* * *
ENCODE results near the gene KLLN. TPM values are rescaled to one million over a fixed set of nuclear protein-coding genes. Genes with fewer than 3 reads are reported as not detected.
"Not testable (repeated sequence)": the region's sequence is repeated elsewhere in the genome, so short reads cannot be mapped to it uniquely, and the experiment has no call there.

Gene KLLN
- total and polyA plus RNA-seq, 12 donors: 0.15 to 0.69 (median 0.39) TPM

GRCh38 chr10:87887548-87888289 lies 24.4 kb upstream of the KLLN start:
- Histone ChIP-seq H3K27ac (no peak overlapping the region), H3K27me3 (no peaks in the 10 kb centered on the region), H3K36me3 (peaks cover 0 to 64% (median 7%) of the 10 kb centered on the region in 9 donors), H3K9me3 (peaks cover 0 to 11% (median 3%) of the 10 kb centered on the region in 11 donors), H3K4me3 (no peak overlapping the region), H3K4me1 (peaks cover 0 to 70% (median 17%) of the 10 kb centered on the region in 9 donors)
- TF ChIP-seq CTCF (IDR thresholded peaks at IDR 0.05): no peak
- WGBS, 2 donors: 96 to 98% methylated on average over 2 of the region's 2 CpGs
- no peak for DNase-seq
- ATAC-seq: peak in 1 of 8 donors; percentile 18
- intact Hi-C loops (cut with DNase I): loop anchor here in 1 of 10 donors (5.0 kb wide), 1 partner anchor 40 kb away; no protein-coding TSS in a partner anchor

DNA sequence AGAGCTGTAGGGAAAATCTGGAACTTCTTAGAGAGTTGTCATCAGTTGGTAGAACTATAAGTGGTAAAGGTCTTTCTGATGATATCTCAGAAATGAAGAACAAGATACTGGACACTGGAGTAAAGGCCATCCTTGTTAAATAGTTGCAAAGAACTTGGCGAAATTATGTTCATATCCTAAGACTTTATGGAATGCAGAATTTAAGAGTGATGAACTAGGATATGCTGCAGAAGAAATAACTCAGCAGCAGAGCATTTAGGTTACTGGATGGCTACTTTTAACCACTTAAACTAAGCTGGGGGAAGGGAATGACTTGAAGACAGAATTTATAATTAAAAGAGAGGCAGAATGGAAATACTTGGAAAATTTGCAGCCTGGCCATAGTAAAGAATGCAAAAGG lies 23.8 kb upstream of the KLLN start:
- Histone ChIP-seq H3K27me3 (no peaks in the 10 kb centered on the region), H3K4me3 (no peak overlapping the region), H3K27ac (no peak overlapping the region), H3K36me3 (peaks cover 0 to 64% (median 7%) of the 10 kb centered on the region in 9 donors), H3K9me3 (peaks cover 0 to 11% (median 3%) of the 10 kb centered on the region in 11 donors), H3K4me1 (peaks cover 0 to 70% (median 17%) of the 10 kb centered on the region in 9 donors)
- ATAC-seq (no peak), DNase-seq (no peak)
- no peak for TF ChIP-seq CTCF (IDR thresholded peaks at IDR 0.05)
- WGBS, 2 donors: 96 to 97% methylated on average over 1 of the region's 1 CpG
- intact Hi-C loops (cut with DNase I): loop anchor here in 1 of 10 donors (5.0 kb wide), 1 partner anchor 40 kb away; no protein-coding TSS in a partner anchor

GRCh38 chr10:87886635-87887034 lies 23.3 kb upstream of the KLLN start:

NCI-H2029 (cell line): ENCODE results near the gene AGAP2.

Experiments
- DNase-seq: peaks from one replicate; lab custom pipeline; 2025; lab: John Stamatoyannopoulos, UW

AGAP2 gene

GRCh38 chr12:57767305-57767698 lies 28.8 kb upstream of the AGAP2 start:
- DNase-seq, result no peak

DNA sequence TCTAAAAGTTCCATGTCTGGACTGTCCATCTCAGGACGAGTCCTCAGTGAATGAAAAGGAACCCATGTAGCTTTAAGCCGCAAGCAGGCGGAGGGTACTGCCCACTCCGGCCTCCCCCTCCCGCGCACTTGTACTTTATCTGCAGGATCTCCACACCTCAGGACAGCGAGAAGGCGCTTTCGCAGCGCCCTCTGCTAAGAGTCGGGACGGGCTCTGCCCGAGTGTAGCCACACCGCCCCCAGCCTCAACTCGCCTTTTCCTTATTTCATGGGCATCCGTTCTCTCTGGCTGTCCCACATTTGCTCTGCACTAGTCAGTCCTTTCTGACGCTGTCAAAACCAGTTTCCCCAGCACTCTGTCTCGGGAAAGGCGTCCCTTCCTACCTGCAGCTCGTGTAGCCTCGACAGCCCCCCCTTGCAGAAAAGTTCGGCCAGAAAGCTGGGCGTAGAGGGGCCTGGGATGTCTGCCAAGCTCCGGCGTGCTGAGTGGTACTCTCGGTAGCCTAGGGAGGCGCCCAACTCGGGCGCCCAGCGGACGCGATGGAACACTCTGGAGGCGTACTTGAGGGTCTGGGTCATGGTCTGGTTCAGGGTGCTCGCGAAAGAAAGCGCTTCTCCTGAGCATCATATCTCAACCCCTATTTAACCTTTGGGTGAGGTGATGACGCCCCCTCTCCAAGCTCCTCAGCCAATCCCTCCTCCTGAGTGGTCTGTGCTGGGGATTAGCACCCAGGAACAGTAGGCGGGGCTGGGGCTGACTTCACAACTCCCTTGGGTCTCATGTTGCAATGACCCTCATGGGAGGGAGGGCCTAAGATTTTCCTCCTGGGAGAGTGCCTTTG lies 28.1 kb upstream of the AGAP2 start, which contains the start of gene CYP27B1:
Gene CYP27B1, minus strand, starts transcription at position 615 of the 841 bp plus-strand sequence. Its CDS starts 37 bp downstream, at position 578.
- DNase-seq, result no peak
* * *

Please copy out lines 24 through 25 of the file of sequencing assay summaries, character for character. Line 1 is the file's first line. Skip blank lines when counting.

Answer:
- DNase-seq, result no peak

DNA sequence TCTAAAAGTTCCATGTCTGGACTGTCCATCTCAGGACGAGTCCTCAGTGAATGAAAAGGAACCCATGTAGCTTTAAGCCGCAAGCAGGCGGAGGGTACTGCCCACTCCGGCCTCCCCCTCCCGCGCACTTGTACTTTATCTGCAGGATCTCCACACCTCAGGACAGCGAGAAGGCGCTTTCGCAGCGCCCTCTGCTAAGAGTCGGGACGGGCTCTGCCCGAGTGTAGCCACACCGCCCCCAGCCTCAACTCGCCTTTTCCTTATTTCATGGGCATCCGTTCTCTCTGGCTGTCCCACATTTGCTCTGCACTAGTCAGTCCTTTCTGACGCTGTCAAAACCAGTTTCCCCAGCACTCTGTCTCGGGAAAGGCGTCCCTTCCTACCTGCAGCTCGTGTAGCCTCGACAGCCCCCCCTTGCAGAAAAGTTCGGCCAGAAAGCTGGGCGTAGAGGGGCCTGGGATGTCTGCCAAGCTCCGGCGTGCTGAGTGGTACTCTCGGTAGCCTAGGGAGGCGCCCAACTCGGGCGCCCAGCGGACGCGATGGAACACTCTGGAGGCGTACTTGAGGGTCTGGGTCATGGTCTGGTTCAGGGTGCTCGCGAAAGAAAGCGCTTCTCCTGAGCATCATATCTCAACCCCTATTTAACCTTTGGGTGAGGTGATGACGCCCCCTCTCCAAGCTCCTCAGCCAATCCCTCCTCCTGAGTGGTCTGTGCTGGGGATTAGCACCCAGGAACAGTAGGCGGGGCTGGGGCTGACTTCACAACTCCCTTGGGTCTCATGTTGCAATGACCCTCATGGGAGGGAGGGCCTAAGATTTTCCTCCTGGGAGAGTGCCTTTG lies 28.1 kb upstream of the AGAP2 start, which contains the start of gene CYP27B1: